: Our overall goal is to develop and implement the Indiana Health Services Research (I-HSR) Training Program - an innovative training program that will prepare talented clinical and interdisciplinary investigators to conduct research that will improve the health of children and adults by optimizing access, quality and cost effectiveness of health services and translating research into practice and policy. There are three main components to the I-HSR Training Program: (1) completion of a two-year formal curriculum, at the end of which the trainee will receive either a master's degree in public health, clinical research or in another field of interest such as informatics, or health administration;(2) participation in the Health Services Research Seminar Series;and (3) active involvement in health services or TRIPP research under the mentorship of an I-HSR faculty member. Trainees who complete the I-HSR program will develop core competencies in health services and clinical research methods, biostatics, medical informatics, clinical trials, system redesign, research ethics, translational research, scientific writing, and grant preparation. In addition, they will be provided with a structured research mentoring program linked to an explicit timeline with benchmarks. This combination of didactic coursework and supervised research experience will result in the development and/or enhancement of trainees'research skills and knowledge, which are necessary for a career in health services research. We believe that formal coursework is most meaningful when applied to research in which the trainee is actively engaged. Therefore our training program is an integrated program where the formal classroom curriculum complements and parallels the trainee's research. The expertise of the program faculty as well as the past research agendas of the major participating departments will allow trainees of the I-HSR program to pursue a research agenda in any of AHRQ's eight priority areas. We propose supporting four postdoctoral trainees in year one, with two of the trainees participating in the Pediatric I-HSR program and two trainees participating in the Adult I-HSR program. All trainees will be expected to complete 2 years of training. In years two through five, we will select three or four additional trainees so that at any one point and time after year 1, we will have a maximum of seven trainees.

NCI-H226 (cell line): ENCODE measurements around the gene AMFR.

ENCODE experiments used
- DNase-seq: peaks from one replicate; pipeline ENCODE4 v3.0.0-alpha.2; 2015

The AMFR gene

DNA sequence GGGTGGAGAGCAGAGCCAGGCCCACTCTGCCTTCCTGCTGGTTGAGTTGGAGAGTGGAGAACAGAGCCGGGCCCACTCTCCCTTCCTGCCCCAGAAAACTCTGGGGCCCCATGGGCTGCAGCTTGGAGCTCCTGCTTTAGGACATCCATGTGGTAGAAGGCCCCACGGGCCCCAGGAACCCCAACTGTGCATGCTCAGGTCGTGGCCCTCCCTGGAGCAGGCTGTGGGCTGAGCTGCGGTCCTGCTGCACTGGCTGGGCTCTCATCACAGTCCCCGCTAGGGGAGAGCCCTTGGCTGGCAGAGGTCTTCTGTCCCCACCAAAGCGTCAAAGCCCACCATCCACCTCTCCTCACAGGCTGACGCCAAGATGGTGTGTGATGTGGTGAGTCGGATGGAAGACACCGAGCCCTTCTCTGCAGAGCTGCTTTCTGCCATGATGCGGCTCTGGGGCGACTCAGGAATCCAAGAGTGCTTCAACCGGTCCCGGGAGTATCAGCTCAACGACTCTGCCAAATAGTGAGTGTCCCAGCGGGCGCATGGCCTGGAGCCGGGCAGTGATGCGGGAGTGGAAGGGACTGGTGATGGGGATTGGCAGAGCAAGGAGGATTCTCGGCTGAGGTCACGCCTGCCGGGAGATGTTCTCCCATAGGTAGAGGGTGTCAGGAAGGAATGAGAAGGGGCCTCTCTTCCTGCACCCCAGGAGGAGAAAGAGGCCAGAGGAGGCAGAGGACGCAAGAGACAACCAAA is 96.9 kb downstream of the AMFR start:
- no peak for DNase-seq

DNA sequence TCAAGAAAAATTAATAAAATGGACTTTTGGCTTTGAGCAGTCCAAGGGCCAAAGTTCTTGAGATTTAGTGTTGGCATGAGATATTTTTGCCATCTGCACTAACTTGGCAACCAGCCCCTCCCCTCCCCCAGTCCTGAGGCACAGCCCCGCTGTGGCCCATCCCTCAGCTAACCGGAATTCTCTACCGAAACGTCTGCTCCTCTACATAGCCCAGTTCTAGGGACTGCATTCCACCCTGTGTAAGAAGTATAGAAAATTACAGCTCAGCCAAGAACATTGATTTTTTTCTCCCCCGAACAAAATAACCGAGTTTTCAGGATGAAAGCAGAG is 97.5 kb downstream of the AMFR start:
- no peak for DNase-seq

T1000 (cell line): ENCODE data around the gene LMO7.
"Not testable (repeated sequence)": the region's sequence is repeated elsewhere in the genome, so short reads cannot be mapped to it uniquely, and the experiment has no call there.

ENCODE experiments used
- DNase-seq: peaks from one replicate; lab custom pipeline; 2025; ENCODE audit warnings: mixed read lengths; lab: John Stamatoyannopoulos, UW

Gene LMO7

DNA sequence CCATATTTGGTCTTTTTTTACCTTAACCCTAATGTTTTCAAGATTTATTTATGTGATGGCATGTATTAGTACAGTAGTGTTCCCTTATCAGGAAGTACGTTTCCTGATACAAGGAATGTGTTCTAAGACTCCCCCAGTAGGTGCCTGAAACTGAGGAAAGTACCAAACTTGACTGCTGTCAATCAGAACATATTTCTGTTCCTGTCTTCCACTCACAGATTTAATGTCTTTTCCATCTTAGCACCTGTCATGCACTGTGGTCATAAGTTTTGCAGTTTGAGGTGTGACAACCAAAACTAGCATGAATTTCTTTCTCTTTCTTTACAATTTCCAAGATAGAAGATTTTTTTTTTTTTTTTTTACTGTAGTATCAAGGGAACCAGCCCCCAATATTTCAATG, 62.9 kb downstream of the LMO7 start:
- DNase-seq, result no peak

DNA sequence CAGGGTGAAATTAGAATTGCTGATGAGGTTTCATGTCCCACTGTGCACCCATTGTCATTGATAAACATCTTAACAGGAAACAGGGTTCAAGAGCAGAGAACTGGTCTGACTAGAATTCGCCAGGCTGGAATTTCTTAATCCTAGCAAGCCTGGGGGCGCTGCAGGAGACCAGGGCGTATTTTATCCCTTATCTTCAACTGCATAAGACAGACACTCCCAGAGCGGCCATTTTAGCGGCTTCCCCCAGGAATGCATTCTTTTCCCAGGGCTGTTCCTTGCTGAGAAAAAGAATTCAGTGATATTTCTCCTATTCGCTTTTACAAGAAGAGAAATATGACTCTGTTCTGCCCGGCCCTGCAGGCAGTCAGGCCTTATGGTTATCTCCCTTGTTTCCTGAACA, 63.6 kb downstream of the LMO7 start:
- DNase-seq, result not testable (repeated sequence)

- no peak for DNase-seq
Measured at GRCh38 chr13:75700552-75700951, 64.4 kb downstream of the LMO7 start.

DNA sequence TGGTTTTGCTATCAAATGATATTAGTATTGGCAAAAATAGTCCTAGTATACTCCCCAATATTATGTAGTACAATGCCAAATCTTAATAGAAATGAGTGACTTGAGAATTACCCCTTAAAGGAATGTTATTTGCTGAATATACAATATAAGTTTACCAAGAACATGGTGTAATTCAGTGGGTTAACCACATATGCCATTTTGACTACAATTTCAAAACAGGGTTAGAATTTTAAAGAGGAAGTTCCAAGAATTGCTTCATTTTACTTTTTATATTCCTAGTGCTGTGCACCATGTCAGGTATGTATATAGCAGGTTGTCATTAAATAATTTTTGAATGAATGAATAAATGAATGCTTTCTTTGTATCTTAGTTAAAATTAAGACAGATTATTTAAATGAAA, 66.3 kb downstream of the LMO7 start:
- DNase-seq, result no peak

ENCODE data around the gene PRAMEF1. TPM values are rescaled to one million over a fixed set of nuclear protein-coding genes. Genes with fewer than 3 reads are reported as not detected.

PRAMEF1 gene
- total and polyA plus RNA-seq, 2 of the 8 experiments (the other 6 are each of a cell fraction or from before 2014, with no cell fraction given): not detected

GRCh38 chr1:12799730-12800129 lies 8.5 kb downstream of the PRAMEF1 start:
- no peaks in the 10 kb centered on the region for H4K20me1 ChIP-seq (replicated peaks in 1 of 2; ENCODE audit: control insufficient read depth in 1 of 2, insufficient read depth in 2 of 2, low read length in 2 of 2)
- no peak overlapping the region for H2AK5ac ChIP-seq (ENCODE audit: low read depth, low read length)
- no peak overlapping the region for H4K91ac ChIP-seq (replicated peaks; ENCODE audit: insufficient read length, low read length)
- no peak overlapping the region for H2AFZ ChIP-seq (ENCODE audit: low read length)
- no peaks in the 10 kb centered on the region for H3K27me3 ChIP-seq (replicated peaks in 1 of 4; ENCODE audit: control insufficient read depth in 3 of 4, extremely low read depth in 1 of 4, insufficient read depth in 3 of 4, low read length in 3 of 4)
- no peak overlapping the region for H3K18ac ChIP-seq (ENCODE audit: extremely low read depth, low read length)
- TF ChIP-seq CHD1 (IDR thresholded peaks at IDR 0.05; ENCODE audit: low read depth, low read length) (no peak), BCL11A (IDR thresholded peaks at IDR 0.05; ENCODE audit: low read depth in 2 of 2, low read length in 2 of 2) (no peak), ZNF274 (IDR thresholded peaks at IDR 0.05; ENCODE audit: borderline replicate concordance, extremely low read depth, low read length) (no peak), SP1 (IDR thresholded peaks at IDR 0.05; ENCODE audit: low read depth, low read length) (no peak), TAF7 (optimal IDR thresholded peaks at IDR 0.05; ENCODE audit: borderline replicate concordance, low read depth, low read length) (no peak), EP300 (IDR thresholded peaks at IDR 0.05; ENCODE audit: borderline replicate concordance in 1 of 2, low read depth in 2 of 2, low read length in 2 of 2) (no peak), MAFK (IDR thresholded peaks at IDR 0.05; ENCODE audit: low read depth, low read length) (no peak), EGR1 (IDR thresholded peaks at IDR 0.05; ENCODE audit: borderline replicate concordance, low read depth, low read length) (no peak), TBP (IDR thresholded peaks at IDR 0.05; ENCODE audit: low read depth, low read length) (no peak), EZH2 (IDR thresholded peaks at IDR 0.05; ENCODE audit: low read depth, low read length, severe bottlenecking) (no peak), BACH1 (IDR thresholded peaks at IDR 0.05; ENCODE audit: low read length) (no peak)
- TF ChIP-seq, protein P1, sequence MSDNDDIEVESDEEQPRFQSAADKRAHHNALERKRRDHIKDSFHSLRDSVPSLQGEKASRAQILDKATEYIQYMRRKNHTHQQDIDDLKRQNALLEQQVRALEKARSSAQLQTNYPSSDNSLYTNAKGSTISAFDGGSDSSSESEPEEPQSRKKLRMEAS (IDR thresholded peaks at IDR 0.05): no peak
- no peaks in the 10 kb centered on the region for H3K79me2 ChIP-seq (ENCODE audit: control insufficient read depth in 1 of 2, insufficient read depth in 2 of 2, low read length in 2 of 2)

National Institute of Health (NIH)
Agency for Healthcare Research and Quality (AHRQ)
Institutional National Research Service Award (T32)
Project #
Application #
Study Section
Special Emphasis Panel (ZHS1-HSR-A (01))
Program Officer
Harding, Brenda
Project Start
Project End
Budget Start
Budget End
Support Year
Fiscal Year
Total Cost
Indirect Cost
Indiana University-Purdue University at Indianapolis
Schools of Medicine
United States
Zip Code
Cristea, A Ioana; Ackerman, Veda L; Swigonski, Nancy L et al. (2015) Physiologic findings in children previously ventilator dependent at home due to bronchopulmonary dysplasia. Pediatr Pulmonol 50:1113-8
Hendrix, Kristin S; Meslin, Eric M; Carroll, Aaron E et al. (2013) Attitudes about the use of newborn dried blood spots for research: a survey of underrepresented parents. Acad Pediatr 13:451-7
Thompson, Rachel T; Bennett Jr, William E; Finnell, S Maria E et al. (2013) Increased length of stay and costs associated with weekend admissions for failure to thrive. Pediatrics 131:e805-10
Cristea, A Ioana; Carroll, Aaron E; Davis, Stephanie D et al. (2013) Outcomes of children with severe bronchopulmonary dysplasia who were ventilator dependent at home. Pediatrics 132:e727-34
Woodward, Jason F; Swigonski, Nancy L; Ciccarelli, Mary R (2012) Assessing the health, functional characteristics, and health needs of youth attending a noncategorical transition support program. J Adolesc Health 51:272-8
Zhu, Vivienne J; Grannis, Shaun J; Tu, Wanzhu et al. (2012) Evaluation of a clinical decision support algorithm for patient-specific childhood immunization. Artif Intell Med 56:51-7